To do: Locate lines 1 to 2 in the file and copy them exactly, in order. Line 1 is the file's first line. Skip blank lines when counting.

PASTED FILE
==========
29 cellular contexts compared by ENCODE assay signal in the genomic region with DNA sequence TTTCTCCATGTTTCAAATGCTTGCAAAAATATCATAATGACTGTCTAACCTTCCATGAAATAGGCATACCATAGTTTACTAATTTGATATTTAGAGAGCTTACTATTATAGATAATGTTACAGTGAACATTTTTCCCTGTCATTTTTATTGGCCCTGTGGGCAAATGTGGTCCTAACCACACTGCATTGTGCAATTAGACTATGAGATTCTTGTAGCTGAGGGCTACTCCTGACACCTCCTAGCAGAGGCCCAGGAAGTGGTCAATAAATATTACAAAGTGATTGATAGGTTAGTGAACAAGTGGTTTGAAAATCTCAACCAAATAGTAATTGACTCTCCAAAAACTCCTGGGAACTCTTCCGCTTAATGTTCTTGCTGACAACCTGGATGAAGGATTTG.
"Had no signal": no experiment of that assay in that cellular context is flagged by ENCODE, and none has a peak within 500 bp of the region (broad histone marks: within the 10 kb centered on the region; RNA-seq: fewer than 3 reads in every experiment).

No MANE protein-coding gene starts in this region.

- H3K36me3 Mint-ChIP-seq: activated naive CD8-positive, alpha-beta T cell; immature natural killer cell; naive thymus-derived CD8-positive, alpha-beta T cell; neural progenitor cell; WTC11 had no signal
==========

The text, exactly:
29 cellular contexts compared by ENCODE assay signal in the genomic region with DNA sequence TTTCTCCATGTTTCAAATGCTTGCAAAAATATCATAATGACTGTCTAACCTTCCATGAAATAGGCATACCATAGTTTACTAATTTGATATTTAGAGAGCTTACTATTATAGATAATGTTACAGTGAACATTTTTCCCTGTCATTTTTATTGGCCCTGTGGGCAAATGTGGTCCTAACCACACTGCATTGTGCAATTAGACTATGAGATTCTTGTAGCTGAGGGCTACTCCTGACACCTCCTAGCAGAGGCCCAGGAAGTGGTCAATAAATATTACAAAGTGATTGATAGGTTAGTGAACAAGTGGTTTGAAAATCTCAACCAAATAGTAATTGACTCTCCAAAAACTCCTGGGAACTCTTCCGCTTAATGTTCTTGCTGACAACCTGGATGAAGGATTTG.
"Had no signal": no experiment of that assay in that cellular context is flagged by ENCODE, and none has a peak within 500 bp of the region (broad histone marks: within the 10 kb centered on the region; RNA-seq: fewer than 3 reads in every experiment).